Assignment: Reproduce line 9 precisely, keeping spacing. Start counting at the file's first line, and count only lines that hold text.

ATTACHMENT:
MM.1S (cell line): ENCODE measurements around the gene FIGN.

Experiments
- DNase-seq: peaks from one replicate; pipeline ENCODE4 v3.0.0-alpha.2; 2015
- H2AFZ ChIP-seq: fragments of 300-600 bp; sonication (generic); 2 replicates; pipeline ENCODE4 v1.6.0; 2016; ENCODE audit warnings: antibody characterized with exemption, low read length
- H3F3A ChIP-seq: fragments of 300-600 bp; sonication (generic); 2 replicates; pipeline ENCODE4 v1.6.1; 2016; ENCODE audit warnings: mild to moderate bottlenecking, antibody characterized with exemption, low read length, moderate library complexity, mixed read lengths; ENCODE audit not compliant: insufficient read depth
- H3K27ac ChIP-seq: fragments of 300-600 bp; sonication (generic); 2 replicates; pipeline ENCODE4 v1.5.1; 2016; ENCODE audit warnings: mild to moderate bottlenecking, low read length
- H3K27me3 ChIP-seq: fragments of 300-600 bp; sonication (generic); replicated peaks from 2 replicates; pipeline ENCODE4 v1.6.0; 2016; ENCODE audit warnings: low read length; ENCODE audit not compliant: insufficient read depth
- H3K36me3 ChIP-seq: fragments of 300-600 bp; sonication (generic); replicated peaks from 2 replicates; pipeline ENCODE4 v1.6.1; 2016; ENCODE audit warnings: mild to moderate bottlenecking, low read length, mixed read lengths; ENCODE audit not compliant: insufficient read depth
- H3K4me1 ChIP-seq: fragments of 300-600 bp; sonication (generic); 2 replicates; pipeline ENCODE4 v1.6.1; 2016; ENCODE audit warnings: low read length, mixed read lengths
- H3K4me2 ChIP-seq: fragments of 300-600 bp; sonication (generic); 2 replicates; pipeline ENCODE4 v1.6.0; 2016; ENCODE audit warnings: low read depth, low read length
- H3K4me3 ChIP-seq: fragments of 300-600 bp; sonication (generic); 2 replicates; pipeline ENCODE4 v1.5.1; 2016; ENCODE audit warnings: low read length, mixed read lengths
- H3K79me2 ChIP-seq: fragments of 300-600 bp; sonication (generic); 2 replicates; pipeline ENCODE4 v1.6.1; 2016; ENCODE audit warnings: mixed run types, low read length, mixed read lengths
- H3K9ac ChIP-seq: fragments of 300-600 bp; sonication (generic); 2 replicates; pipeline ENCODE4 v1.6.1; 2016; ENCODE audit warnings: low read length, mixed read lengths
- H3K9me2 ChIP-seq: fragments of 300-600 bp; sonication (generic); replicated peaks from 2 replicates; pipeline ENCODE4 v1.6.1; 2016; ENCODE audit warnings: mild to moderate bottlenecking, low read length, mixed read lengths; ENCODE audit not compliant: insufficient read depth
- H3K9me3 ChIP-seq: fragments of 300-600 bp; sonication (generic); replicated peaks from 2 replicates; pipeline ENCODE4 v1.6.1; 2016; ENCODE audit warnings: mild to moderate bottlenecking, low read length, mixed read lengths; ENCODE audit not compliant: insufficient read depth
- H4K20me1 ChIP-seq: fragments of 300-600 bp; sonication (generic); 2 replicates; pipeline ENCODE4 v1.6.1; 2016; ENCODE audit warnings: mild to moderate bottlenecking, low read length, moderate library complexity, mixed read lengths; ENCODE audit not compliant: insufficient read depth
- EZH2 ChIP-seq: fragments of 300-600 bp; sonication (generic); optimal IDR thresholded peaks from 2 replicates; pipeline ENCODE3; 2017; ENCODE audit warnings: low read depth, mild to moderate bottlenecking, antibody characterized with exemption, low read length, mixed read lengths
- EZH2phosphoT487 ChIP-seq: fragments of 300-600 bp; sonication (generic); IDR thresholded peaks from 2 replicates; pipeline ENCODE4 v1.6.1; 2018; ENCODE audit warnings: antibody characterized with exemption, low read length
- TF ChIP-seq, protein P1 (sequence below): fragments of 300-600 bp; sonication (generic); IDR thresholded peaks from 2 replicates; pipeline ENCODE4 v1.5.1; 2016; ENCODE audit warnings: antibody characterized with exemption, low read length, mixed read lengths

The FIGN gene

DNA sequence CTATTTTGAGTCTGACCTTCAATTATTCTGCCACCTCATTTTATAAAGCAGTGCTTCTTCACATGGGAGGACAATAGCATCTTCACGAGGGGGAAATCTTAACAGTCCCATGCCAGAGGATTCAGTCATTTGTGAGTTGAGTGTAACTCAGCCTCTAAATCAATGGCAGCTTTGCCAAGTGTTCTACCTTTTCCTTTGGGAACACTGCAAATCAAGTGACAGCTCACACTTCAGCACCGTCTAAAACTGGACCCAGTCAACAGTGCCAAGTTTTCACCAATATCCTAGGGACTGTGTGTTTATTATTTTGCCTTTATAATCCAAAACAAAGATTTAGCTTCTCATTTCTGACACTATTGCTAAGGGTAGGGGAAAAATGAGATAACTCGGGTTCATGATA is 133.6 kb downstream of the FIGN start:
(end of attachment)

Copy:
- H3K4me1 ChIP-seq: fragments of 300-600 bp; sonication (generic); 2 replicates; pipeline ENCODE4 v1.6.1; 2016; ENCODE audit warnings: low read length, mixed read lengths